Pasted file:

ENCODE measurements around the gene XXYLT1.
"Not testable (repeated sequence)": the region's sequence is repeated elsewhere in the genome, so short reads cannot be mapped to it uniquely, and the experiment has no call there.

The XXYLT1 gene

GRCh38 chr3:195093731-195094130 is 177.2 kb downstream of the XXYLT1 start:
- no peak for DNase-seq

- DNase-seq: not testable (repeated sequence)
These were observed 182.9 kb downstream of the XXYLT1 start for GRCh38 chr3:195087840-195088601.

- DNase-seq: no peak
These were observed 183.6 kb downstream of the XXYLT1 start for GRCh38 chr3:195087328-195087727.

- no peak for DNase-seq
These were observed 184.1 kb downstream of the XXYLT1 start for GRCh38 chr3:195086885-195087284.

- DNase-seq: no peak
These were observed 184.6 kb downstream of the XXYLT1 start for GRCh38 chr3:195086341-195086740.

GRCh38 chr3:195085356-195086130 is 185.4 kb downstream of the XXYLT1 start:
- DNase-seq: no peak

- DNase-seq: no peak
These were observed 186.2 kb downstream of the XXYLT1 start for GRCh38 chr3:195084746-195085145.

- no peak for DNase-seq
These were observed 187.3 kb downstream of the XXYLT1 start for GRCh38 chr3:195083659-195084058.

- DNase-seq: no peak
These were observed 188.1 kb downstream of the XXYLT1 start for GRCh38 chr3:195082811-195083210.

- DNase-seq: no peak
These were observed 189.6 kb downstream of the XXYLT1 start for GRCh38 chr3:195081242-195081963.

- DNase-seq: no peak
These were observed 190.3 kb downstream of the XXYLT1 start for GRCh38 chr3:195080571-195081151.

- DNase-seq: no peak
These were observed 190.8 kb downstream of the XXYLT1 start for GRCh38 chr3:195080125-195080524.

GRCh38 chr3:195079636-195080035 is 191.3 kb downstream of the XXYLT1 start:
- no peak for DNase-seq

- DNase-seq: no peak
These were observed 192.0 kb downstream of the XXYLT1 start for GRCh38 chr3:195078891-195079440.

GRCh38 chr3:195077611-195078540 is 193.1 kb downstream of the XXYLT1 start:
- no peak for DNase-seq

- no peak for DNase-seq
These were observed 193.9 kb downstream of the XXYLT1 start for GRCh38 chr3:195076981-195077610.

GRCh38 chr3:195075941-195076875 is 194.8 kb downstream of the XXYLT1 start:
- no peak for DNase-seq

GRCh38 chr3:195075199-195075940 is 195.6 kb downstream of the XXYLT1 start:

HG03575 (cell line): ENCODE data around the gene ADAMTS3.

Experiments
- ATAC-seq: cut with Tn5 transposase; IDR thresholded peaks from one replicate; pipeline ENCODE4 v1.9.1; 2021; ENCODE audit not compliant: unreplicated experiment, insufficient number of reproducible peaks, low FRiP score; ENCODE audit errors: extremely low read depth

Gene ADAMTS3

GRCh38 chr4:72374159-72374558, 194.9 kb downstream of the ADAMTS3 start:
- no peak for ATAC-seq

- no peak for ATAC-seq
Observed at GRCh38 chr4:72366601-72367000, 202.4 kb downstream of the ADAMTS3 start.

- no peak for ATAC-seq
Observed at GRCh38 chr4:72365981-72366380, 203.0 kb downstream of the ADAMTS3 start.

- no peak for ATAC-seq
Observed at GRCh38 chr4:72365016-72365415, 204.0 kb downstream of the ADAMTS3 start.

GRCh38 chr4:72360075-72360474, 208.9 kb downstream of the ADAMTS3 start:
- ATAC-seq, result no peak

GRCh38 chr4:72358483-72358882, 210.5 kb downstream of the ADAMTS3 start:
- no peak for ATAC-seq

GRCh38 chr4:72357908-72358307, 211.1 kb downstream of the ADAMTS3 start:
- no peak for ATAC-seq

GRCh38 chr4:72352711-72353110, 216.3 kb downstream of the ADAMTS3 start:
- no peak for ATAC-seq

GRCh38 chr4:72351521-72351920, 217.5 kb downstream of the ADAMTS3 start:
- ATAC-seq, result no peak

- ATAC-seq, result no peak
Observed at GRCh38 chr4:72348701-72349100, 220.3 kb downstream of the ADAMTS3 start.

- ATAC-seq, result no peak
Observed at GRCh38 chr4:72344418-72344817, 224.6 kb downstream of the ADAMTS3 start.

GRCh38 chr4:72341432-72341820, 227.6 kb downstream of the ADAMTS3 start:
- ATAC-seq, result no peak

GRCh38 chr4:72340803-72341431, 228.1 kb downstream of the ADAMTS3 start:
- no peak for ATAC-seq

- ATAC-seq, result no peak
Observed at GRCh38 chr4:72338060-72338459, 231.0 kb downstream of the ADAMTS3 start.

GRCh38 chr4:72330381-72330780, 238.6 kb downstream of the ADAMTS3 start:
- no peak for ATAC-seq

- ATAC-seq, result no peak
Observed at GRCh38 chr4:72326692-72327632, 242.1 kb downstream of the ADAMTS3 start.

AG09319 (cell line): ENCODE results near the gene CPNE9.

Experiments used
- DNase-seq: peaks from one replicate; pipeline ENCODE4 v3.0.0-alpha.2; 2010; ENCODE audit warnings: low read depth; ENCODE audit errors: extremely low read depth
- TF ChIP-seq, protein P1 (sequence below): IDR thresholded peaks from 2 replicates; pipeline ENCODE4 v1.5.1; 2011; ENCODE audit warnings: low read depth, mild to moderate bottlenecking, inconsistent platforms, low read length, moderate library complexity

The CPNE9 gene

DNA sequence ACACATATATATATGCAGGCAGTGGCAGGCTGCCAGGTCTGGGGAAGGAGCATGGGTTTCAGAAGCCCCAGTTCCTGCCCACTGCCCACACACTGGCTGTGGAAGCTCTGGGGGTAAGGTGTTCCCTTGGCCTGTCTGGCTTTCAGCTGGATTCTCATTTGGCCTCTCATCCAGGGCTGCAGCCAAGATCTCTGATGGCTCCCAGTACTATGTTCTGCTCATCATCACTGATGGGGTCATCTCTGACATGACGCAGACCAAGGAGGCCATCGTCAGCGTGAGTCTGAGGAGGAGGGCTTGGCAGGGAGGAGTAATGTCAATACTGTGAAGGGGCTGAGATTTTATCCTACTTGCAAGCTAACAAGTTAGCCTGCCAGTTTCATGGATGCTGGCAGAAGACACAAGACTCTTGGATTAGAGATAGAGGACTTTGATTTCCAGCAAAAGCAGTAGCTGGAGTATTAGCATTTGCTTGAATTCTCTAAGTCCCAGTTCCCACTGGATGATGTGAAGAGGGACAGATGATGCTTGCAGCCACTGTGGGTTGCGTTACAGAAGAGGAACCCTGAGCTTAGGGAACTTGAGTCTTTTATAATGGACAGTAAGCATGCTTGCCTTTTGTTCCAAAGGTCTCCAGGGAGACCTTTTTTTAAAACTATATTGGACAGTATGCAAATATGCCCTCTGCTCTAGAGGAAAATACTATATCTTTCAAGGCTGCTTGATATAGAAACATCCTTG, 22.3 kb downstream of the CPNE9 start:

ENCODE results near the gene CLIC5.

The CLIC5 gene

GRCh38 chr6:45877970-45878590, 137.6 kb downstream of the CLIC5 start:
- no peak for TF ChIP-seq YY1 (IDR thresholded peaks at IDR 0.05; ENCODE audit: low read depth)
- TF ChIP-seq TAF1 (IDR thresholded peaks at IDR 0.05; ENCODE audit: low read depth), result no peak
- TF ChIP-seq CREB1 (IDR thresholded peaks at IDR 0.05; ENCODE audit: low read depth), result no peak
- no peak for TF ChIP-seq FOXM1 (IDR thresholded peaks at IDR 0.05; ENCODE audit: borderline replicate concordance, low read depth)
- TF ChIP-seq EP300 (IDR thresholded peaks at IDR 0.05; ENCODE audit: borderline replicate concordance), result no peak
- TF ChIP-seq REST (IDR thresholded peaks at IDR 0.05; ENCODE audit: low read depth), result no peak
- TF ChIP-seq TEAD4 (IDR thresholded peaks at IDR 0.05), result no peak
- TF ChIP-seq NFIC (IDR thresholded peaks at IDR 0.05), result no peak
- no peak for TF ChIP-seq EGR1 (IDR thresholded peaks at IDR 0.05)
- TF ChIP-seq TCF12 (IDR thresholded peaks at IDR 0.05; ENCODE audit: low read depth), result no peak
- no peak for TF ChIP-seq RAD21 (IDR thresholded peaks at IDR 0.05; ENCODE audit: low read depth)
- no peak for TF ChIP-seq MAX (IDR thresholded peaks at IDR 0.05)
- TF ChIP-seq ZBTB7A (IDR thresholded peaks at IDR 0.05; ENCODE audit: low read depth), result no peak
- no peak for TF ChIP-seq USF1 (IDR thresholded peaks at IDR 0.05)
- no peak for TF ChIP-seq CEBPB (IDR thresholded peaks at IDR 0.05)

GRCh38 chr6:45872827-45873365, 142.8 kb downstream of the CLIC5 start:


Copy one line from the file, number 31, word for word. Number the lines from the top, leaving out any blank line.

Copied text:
These were observed 192.0 kb downstream of the XXYLT1 start for GRCh38 chr3:195078891-195079440.